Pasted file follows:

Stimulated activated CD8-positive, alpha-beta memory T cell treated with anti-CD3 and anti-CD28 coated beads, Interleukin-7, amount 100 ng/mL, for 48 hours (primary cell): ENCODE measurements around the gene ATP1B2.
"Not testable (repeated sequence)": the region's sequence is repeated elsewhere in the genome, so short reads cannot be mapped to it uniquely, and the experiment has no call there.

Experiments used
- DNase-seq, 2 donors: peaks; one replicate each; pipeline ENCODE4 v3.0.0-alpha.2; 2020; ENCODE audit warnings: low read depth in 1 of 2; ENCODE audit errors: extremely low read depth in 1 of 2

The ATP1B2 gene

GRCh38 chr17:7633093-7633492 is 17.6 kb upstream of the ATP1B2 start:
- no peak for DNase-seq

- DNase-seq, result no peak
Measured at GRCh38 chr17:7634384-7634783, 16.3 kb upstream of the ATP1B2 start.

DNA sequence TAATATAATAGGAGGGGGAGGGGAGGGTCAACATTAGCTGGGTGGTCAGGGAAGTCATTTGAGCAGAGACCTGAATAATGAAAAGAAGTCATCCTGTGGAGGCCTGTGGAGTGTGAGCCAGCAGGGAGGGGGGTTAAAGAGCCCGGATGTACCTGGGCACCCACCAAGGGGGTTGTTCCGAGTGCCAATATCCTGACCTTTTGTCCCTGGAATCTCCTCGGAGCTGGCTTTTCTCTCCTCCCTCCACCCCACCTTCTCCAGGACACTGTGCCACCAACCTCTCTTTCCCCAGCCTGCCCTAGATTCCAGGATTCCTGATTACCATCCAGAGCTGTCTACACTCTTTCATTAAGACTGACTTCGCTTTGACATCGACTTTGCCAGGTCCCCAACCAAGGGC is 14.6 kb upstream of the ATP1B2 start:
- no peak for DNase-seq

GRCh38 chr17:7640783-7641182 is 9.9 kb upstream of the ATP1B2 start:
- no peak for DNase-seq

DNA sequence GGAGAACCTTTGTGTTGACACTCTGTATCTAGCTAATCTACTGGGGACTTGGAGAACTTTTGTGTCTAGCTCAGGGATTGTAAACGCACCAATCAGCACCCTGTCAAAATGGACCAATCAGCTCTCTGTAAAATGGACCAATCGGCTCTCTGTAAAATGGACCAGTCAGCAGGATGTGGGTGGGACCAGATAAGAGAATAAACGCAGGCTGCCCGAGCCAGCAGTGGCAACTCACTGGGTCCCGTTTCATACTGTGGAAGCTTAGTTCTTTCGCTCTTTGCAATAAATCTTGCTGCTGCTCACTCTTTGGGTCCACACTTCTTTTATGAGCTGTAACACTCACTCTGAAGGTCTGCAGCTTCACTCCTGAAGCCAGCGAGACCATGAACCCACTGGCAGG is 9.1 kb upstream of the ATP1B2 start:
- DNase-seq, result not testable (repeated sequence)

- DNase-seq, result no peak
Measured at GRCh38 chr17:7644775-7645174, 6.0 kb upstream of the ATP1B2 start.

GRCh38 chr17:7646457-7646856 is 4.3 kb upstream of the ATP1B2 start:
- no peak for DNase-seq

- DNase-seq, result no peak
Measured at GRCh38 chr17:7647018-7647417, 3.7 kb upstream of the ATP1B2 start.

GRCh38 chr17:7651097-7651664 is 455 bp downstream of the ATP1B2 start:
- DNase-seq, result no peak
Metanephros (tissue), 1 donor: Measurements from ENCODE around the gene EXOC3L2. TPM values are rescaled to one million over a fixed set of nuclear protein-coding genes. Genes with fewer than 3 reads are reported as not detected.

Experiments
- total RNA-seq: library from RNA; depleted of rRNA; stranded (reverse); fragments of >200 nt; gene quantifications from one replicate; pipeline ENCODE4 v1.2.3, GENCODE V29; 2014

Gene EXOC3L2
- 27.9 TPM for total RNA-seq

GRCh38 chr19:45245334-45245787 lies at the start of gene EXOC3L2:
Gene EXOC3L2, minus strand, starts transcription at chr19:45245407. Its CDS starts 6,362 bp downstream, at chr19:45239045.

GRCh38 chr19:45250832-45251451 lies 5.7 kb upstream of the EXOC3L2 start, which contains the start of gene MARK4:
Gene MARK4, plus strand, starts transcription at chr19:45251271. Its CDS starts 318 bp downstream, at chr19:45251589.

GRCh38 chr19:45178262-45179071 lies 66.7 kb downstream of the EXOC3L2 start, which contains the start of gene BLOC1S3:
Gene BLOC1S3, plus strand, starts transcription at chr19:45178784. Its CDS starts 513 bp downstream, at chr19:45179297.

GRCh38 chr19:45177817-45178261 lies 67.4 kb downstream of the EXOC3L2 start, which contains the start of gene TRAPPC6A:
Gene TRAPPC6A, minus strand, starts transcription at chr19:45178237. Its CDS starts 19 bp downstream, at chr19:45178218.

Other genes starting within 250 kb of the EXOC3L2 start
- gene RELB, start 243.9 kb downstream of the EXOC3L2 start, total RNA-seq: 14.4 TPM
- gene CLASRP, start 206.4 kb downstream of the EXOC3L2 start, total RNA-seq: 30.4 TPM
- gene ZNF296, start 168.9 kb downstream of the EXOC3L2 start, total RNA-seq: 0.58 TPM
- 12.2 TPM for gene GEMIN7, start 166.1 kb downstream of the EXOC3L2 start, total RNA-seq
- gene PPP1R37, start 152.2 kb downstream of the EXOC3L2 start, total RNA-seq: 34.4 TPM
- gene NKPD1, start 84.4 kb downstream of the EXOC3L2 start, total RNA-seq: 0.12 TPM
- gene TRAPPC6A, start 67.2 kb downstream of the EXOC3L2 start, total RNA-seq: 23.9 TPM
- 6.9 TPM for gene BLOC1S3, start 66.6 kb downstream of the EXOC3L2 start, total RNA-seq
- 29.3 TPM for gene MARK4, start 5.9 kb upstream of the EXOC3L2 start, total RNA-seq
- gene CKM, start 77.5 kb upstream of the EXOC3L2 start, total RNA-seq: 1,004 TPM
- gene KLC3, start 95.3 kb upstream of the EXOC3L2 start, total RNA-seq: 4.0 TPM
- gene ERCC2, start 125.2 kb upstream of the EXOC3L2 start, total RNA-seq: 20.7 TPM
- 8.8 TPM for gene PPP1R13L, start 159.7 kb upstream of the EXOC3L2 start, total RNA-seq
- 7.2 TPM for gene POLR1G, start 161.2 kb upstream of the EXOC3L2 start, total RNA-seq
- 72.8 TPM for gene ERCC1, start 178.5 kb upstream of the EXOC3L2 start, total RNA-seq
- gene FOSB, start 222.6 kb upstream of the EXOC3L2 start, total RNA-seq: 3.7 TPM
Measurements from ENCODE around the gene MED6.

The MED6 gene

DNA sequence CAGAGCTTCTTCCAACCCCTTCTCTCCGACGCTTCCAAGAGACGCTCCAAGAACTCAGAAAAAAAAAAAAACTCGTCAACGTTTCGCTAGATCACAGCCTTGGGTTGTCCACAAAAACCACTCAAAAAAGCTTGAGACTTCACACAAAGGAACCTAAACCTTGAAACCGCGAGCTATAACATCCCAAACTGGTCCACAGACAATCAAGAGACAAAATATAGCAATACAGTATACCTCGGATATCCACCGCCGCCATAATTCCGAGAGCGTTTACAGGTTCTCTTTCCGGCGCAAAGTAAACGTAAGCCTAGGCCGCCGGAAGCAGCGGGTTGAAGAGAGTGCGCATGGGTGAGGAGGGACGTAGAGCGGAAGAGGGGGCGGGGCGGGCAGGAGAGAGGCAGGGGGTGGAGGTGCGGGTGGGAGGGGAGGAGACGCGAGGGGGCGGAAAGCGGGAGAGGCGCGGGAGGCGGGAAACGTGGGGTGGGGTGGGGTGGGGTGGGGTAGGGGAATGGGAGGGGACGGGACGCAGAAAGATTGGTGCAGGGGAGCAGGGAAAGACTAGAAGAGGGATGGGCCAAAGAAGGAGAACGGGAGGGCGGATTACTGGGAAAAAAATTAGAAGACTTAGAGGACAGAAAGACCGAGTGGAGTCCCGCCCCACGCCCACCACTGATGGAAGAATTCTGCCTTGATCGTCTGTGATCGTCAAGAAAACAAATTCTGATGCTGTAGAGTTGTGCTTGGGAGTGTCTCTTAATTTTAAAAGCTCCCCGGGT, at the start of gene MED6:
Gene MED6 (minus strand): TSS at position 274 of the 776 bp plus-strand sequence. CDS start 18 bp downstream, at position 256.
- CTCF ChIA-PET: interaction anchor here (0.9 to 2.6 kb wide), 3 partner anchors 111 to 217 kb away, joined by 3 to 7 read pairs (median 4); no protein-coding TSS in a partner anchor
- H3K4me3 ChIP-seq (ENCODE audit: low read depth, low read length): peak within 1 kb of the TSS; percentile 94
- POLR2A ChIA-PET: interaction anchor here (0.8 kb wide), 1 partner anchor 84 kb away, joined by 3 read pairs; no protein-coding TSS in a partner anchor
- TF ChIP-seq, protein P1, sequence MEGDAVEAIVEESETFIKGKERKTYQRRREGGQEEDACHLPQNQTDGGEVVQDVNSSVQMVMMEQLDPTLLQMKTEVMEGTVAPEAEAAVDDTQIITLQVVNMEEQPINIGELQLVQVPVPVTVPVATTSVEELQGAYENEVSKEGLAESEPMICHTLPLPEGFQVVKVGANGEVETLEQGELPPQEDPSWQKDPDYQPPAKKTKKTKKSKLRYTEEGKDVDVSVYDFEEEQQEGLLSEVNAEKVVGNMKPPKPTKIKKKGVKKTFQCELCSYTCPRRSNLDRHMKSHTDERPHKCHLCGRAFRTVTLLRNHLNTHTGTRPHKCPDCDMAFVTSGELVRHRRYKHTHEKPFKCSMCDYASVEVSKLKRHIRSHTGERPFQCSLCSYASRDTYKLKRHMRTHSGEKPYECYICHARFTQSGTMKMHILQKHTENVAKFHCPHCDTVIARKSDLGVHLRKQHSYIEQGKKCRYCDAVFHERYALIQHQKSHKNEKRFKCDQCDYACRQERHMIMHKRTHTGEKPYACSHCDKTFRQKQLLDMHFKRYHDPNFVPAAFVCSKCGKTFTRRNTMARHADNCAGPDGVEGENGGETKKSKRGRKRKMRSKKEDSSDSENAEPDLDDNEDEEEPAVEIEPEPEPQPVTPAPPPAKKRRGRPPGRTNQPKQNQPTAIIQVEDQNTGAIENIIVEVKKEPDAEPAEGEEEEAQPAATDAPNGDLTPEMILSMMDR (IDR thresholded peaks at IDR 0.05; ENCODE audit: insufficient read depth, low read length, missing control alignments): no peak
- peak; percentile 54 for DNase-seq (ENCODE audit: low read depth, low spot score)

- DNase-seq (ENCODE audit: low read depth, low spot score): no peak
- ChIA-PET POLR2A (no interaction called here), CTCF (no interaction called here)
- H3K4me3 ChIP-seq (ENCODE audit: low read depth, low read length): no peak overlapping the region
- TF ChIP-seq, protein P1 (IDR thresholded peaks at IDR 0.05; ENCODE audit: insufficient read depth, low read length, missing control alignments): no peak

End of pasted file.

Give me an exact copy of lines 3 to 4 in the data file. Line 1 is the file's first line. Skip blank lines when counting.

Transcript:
Experiments used
- DNase-seq, 2 donors: peaks; one replicate each; pipeline ENCODE4 v3.0.0-alpha.2; 2020; ENCODE audit warnings: low read depth in 1 of 2; ENCODE audit errors: extremely low read depth in 1 of 2